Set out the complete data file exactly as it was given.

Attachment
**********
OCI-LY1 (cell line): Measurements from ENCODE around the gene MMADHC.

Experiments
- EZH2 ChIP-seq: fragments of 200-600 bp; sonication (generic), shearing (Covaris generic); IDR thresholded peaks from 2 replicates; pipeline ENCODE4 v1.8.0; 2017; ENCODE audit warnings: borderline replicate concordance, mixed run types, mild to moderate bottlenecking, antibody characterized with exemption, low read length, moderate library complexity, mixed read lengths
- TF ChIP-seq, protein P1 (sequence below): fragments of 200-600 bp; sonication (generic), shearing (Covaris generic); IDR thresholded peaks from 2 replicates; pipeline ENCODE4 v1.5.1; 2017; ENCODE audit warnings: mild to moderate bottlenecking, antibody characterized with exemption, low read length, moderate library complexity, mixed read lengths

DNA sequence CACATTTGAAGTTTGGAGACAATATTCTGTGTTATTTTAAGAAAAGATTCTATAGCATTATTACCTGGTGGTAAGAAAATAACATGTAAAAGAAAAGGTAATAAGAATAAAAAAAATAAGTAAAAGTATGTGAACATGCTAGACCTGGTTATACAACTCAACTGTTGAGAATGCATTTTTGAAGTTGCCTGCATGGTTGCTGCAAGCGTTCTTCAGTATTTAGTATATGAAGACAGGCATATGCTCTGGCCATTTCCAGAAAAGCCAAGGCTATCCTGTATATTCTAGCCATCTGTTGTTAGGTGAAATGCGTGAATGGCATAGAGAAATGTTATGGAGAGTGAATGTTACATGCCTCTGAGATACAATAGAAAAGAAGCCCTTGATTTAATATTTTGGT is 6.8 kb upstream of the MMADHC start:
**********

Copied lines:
OCI-LY1 (cell line): Measurements from ENCODE around the gene MMADHC.

Experiments
- EZH2 ChIP-seq: fragments of 200-600 bp; sonication (generic), shearing (Covaris generic); IDR thresholded peaks from 2 replicates; pipeline ENCODE4 v1.8.0; 2017; ENCODE audit warnings: borderline replicate concordance, mixed run types, mild to moderate bottlenecking, antibody characterized with exemption, low read length, moderate library complexity, mixed read lengths
- TF ChIP-seq, protein P1 (sequence below): fragments of 200-600 bp; sonication (generic), shearing (Covaris generic); IDR thresholded peaks from 2 replicates; pipeline ENCODE4 v1.5.1; 2017; ENCODE audit warnings: mild to moderate bottlenecking, antibody characterized with exemption, low read length, moderate library complexity, mixed read lengths

DNA sequence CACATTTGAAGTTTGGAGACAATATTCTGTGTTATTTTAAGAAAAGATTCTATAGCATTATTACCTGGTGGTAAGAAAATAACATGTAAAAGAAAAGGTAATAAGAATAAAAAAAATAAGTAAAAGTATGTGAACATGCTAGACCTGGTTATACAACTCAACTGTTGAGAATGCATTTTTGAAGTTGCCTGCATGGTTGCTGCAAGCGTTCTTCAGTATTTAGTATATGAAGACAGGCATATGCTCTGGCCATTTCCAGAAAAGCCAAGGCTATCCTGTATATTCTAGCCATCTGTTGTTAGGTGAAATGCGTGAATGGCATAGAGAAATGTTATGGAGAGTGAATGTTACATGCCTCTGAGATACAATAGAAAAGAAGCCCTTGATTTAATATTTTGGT is 6.8 kb upstream of the MMADHC start: